The Fens: Discovering England's Ancient Depths (Paperback)Francis Pryor (author)
- 10+ in stock
'Francis Pryor brings the magic of the Fens to life in a deeply personal and utterly enthralling way' TONY ROBINSON.
'Pryor feels the land rather than simply knowing it' GUARDIAN.
Inland from the Wash, on England's eastern cost, crisscrossed by substantial rivers and punctuated by soaring church spires, are the low-lying, marshy and mysterious Fens. Formed by marine and freshwater flooding, and historically wealthy owing to the fertility of their soils, the Fens of Lincolnshire and Cambridgeshire are one of the most distinctive, neglected and extraordinary regions of England.
Francis Pryor has the most intimate of connections with this landscape. For some forty years he has dug its soils as a working archaeologist - making ground-breaking discoveries about the nature of prehistoric settlement in the area - and raising sheep in the flower-growing country between Spalding and Wisbech. In The Fens, he counterpoints the history of the Fenland landscape and its transformation - from Bronze age field systems to Iron Age hillforts; from the rise of prosperous towns such as King's Lynn, Ely and Cambridge to the ambitious drainage projects that created the Old and New Bedford Rivers - with the story of his own discovery of it as an archaeologist.
Affectionate, richly informative and deftly executed, The Fens weaves together strands of archaeology, history and personal experience into a satisfying narrative portrait of a complex and threatened landscape.
Publisher: Head of Zeus
Number of pages: 416
Dimensions: 198 x 129 mm
'A fascinating account of a complex landscape by archaeologist Francis Pryor who has dug and worked its soil for almost 40 years. Weaving together strands of archaeology, history and personal experience, he paints an intimate portrait of the East of England's marshy and mysterious Fens' * East Anglian Daily Times *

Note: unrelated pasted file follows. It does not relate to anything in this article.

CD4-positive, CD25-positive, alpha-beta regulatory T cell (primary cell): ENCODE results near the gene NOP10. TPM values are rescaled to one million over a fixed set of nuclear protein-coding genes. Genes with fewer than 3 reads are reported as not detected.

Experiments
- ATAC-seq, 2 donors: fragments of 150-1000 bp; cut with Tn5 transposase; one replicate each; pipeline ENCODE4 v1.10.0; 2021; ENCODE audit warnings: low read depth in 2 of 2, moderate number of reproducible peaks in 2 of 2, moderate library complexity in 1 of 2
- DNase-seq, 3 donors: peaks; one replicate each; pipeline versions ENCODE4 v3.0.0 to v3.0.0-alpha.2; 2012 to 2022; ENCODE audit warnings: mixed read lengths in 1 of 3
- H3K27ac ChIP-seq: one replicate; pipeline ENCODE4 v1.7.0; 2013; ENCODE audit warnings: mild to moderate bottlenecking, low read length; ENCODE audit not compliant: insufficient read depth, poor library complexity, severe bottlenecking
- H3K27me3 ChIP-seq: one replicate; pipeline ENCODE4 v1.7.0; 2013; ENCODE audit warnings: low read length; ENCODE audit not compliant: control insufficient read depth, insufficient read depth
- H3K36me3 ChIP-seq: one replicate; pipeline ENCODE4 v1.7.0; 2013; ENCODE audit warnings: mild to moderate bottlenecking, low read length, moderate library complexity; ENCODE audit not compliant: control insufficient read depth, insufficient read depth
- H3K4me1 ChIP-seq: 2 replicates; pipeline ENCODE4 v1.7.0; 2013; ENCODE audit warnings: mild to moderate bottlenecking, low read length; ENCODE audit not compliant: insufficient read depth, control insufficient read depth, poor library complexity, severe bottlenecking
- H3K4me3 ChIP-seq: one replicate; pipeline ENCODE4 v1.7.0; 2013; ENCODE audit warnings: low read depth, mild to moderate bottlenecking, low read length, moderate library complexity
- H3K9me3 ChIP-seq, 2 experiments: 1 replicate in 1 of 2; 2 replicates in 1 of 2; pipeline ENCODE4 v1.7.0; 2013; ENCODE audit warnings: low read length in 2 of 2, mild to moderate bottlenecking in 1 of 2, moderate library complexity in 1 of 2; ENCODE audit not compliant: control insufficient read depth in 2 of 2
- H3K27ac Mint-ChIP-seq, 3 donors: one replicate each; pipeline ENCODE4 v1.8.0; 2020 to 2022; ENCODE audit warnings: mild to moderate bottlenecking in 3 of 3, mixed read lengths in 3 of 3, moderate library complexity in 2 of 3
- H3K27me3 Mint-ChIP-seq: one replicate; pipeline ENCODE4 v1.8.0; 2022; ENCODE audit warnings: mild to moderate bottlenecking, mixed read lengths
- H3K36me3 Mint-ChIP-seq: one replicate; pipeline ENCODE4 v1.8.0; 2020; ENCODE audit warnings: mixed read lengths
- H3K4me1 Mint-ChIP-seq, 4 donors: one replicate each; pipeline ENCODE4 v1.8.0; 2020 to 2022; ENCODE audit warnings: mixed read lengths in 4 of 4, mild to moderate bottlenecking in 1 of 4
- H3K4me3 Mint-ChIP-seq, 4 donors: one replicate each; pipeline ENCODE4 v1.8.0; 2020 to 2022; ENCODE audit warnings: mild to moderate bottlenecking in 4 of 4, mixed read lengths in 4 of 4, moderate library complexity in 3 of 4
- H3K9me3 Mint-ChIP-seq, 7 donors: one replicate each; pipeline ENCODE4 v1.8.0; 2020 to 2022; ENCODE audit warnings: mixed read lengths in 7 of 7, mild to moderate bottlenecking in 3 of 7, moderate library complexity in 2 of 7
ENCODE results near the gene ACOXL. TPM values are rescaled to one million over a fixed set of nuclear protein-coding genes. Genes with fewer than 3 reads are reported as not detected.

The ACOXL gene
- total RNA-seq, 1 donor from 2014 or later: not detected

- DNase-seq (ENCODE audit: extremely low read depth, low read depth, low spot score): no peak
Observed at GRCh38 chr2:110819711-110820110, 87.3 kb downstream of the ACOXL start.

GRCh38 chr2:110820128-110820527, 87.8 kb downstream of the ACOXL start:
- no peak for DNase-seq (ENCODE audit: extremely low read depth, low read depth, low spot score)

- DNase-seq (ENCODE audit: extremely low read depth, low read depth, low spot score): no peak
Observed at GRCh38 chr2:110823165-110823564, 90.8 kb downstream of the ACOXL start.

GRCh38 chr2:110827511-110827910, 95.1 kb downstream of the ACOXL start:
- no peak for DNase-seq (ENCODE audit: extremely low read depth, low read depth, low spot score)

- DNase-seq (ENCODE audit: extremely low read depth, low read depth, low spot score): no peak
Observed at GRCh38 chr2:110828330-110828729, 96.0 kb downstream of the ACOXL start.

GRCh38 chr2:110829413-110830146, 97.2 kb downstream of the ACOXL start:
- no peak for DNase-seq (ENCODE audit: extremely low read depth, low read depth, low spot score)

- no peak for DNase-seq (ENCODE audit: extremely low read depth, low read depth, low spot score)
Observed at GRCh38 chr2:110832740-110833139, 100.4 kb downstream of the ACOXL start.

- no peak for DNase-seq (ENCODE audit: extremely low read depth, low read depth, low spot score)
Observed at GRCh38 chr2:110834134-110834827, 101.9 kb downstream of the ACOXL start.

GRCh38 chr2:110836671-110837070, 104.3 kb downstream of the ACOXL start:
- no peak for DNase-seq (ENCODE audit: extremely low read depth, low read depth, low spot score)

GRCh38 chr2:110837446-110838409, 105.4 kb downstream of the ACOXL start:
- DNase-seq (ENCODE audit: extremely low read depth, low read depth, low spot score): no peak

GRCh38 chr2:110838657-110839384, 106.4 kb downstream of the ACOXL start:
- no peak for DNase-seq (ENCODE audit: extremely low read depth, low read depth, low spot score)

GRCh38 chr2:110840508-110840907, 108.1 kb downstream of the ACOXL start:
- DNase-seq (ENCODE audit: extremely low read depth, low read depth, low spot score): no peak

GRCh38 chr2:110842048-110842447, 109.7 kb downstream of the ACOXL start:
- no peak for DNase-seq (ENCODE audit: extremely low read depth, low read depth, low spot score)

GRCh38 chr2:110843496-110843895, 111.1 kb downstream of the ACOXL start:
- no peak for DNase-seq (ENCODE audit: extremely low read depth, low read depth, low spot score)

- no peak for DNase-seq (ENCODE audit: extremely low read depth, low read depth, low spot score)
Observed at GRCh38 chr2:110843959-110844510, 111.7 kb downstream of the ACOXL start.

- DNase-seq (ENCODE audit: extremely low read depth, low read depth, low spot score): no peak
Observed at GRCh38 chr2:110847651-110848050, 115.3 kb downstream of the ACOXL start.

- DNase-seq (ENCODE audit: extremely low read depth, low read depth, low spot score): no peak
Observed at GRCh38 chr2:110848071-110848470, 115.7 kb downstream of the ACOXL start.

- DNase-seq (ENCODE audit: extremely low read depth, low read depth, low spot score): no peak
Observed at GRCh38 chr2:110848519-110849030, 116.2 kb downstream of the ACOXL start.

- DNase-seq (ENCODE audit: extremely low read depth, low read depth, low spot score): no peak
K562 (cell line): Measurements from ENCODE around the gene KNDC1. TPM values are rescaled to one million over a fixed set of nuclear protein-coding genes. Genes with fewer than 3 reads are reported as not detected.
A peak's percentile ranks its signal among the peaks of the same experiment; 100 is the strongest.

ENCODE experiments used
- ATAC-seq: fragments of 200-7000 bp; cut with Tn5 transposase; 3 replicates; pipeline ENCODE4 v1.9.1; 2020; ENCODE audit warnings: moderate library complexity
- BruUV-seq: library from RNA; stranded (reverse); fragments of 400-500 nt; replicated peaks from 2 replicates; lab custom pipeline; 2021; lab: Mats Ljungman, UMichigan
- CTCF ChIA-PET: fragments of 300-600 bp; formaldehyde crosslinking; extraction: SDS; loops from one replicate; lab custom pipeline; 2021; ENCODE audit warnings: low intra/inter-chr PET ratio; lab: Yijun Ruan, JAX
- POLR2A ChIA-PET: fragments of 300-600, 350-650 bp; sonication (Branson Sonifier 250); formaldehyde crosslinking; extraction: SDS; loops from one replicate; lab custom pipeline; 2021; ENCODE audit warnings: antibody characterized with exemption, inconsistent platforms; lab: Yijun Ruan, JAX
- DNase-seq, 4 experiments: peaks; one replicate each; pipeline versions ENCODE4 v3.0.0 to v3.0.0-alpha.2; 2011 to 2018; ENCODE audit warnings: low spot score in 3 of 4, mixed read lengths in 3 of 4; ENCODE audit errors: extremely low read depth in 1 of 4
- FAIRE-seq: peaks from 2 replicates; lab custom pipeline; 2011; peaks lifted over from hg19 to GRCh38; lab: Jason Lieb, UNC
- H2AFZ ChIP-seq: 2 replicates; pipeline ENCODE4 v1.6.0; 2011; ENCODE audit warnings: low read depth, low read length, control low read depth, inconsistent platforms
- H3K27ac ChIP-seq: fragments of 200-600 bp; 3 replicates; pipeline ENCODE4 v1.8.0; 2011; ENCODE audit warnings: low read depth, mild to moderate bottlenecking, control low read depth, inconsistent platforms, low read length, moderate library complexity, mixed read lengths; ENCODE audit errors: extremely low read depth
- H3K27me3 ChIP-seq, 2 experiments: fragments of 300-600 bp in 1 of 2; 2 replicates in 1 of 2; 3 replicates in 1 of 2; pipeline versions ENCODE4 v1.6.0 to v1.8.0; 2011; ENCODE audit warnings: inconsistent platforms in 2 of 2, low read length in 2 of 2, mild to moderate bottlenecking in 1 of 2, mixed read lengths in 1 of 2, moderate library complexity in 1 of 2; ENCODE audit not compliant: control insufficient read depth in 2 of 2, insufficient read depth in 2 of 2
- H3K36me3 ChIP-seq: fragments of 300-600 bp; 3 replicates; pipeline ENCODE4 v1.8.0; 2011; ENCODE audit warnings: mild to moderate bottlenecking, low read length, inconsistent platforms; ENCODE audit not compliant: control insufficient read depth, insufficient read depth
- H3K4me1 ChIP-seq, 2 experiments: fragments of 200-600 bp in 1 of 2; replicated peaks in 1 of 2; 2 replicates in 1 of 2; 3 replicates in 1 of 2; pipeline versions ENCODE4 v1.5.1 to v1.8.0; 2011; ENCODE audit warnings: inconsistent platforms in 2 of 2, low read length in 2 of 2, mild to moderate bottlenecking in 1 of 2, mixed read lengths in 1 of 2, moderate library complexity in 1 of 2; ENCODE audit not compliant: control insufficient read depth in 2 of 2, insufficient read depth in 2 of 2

'[Francis Pryor's] enthusiasm is infectious, whether he's glimpsing Ely cathedral from a train, coming across John Clare's grave or counting the bricks of Tattershall Castle' * Spectator *
'An elegant account of a region that, as [Francis Pryor] puts it, "has inhabited my soul"' * History Revealed *
'Pryor always writes well and entertainingly, and in The Fens he has created what should become one of his most lasting works, a personal, archaeological celebration of a region where he has family roots and where he conducted a lifetime's fieldwork' * British Archaeology *
'A heartfelt love story to the fens: a testament to their deep past as well as a concern for their ecological future' * BBC Countryfile *
'Literally hands-on history - a deeply felt discovery of half a million underestimated acres from Lincolnshire to Suffolk ... The Fens retains much of its brooding, enigmatic character and those who wish to understand its unique importance can now call on an articulate and avuncular guide' * Country Life *
'[Francis Pryor] interweaves his own personal experiences, the graft and grime of the dig and lyrical evocations of place, offering a unique portrait of a sometimes neglected but remarkable area of England' * Countryside *
'A wonderful journey into the history and archaeology of an East Anglian landscape' * Eastern Daily Press Norfolk. *
'An immersive journey through the landscape, saturated with local history and personal insight ... It will inspire you to explore the locations on foot' * Country Walking. *
'Part history, part memoir, it brings the riches of the Fens to the surface and shines a light on this much misunderstood corner of the country' * Waterways World *
'Extremely erudite, with a deep love for and understanding of the flat landscapes of Cambridgeshire and Lincolnshire (where he has lived for many years), this is the bronze and iron ages brought vividly to life' -- Jo Henry, BookBrunch
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“Another great read from Francis Prior”
The Fens is another learned, but not at all stuffy, opus from Francis Prior. He is at the very top of his field and is also a brilliant communicator of his knowledge and enthusiasm for his subject; in this case... More
“An easy read into the history of the Fens”
A really detailed yet easy to read accound of the deep history of the fenlands. A fascinating account of the social structures taken from the archological evidence, which ties in the present to people living three... More
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